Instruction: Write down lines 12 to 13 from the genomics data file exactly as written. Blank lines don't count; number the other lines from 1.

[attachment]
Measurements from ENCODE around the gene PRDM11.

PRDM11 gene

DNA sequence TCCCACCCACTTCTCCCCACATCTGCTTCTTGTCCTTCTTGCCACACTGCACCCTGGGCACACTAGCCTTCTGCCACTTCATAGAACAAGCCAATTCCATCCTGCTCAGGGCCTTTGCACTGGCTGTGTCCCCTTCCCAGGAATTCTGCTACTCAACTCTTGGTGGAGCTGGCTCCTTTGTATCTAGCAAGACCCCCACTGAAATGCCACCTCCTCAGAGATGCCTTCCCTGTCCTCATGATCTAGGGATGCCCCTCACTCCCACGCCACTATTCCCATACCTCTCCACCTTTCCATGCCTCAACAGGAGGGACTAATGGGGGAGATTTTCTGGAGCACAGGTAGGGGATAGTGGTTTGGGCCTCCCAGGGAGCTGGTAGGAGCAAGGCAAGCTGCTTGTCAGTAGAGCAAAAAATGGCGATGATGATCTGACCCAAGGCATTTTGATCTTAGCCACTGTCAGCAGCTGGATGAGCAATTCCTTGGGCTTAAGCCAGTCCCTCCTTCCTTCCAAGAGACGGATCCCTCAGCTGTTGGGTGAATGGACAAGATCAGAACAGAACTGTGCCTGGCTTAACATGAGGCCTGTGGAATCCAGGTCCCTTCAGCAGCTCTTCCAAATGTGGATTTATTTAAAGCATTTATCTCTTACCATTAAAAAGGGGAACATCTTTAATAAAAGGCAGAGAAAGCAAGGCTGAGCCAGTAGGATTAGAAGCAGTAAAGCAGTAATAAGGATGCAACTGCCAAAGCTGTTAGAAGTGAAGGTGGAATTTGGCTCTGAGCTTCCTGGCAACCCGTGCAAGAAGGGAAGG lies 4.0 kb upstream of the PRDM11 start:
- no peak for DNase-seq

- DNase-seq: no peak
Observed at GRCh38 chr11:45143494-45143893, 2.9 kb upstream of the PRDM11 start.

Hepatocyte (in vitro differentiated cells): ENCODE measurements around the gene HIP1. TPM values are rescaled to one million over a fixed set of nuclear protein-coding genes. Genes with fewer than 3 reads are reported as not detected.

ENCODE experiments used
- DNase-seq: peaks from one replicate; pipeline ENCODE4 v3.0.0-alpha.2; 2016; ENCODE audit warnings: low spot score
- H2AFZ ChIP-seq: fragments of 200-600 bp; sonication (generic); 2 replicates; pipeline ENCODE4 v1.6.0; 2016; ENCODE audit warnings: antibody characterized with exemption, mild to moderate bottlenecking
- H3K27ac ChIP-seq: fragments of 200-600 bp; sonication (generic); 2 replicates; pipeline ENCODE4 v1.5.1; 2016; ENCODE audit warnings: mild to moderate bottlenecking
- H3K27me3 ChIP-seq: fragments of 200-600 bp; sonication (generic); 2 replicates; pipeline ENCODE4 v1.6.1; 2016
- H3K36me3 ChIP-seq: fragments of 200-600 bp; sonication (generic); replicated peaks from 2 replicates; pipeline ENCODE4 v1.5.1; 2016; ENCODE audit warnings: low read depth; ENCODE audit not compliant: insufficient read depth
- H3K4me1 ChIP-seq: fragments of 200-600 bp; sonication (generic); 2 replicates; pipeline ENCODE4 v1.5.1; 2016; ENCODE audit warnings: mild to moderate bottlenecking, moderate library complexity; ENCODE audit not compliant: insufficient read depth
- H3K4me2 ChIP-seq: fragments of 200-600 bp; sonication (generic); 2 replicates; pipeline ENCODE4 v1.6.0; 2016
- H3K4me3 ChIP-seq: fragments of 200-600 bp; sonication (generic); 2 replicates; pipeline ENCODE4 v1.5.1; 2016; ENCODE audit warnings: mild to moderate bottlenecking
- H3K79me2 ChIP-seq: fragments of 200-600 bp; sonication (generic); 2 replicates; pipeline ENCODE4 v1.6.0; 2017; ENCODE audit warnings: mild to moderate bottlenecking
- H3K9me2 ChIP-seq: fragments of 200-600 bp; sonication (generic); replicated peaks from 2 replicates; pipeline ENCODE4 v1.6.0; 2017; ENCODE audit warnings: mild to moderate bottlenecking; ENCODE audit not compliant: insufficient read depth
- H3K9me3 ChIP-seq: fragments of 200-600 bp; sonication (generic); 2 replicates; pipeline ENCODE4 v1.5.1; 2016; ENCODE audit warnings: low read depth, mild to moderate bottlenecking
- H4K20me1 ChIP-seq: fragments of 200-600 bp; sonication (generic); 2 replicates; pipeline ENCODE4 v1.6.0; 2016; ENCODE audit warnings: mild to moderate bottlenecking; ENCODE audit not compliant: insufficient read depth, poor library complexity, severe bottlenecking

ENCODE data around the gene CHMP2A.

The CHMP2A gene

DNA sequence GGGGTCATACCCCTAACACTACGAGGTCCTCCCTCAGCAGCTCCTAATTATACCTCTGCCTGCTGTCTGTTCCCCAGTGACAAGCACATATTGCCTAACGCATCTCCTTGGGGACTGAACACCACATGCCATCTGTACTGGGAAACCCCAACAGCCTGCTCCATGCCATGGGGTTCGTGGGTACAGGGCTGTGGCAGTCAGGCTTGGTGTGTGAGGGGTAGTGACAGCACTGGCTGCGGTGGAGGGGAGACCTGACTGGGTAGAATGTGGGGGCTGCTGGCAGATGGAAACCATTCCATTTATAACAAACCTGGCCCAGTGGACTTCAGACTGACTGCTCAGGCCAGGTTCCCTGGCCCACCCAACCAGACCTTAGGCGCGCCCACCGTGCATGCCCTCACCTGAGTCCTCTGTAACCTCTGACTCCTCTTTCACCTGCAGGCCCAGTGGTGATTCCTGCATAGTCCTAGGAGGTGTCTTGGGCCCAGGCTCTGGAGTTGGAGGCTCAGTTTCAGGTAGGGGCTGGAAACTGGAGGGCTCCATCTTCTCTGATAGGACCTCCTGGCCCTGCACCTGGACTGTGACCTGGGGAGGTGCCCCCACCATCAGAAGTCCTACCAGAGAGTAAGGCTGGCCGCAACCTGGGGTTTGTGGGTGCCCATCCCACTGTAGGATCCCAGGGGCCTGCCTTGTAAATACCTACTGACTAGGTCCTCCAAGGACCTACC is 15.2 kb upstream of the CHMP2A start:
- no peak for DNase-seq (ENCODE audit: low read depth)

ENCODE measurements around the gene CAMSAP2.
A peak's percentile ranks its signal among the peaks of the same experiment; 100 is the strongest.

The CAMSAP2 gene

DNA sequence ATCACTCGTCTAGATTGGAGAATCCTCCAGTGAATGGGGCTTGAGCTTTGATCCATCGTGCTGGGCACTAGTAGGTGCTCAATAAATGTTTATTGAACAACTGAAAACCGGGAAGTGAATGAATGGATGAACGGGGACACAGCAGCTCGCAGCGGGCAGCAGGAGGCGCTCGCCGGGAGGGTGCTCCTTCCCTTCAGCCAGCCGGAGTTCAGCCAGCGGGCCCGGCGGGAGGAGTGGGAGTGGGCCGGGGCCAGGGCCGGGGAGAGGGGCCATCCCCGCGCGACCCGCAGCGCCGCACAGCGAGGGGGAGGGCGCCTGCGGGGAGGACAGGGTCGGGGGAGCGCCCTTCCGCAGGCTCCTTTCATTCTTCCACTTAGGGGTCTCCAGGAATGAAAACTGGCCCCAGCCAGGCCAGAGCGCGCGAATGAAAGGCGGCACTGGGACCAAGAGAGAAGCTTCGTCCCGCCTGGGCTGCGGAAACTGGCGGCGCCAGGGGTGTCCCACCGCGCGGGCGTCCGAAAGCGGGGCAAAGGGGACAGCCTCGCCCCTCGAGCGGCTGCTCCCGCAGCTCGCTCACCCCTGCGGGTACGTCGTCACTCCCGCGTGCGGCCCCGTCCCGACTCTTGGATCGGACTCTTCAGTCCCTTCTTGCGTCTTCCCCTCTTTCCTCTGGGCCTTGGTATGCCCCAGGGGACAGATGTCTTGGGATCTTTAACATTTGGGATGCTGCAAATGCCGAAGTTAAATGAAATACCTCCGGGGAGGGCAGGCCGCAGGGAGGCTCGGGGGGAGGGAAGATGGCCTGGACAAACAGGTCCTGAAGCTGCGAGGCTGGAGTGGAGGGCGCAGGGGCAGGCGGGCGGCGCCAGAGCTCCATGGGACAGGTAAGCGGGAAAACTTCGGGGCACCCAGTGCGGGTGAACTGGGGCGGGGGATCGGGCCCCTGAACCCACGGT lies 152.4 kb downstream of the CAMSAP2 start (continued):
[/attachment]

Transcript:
- H3K27me3 ChIP-seq: fragments of 200-600 bp; sonication (generic); 2 replicates; pipeline ENCODE4 v1.6.1; 2016
- H3K36me3 ChIP-seq: fragments of 200-600 bp; sonication (generic); replicated peaks from 2 replicates; pipeline ENCODE4 v1.5.1; 2016; ENCODE audit warnings: low read depth; ENCODE audit not compliant: insufficient read depth